Labour's immigration policy is up in the air after the shadow business secretary said the party would accept "some elements" of EU free movement as part of the UK's Brexit deal, it emerged on Wednesday 14 June.

Rebecca Long Bailey, a firm ally of Jeremy Corbyn and John McDonnell, said Labour would make the concession in a bid to secure "impediment-free access" to the EU's single market.

"These are points for negotiation," she told BBC Radio 4's Today programme.

"I think we accept the fact that if we are going to have impediment-free access to the single market, then there will have to be some element of free movement. I think we know that – the Conservative party know that."

The comments seem to contradict the immigration passage in Labour's general election manifesto, which says free movement will end after the UK splits from the EU in 2019.

"Freedom of movement will end when we leave the European Union. Britain's immigration system will change, but Labour will not scapegoat migrants nor blame them for economic failures," the document reads. Jeremy Corbyn, in a speech just two weeks ago, also made the same point.

"Soon, we will no longer be members of the European Union, but agreeing a deal that delivers the benefits of the European single market and the customs union will be the priority for a Labour government," he said.

"Leaving the EU will mean the end of free movement of workers between Europe and Britain.

"So Labour's new rules for managing immigration from Europe will be fair and based on what's best for the economy and our communities.

"We will start with a package of strong labour market regulation measures, which will stop the endless undercutting of terms and conditions by unscrupulous employers, often through agency recruitment and which has fuelled much recent migration."

Brexit speech: Immigration
File photo: UK Border control is seen in Terminal 2 at Heathrow Airport in London Neil Hall/Reuters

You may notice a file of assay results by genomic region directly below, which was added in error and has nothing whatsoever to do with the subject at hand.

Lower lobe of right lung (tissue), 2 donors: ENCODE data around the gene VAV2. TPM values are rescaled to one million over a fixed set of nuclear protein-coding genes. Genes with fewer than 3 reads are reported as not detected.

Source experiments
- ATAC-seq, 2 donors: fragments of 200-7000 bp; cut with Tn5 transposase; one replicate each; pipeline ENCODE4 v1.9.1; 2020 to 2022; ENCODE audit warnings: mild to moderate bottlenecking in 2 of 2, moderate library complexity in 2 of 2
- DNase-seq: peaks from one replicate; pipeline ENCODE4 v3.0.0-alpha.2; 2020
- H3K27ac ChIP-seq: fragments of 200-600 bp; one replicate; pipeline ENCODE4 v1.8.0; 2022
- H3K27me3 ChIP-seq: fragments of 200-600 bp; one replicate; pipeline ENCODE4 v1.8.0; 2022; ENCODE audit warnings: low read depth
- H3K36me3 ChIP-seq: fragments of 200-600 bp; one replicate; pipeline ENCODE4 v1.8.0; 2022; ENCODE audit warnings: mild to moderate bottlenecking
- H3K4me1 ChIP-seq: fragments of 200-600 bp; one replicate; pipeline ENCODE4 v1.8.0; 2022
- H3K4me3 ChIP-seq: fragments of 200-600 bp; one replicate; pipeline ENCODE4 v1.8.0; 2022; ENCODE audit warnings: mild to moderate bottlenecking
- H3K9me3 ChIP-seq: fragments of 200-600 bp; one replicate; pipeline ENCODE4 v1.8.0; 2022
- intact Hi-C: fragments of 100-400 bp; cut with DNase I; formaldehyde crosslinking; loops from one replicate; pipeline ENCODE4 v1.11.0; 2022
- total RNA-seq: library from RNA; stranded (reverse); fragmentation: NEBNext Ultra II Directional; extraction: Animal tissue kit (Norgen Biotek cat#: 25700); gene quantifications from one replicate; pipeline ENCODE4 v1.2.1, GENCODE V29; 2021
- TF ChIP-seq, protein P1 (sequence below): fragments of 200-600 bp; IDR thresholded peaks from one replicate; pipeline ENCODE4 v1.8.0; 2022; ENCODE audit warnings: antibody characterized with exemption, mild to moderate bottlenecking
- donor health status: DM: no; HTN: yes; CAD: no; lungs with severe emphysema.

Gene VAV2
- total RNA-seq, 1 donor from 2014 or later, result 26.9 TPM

The Conservatives, meanwhile, have promised to slash net migration to "tens of thousands".

The latest Office for National Statistics (ONS) release estimated that the figure hit 273,000 in the year to September 2016, down 49,000 compared to the year before.

Brexit Secretary David Davis has said the government will still seek to split from the EU's single market and broker a bespoke customs, in a proposal some have branded a "hard Brexit".

May's decision to appoint Steve Baker, the former leader of a group of backbench Eurosceptic Conservative MPs, in a post-election reshuffle also indicates that the prime minister will keep with her plan.

"On Brexit we have been very clear that we want to maintain a close relationship and a close partnership with the EU and individual member states into the future, including the areas we discussed this evening," the PM said during a joint press conference with French President Emmanuel Macron on Tuesday evening.

"And I confirmed to President Macron that the timetable remains on course and will begin next week. So, thank you, Emmanuel, for our very constructive discussions this evening."

Theresa May and Emmanuel Macron
British Prime Minister Theresa May makes a statement next to French President Emmanuel Macron during a joint press conference Thierry Chesnot/Getty Images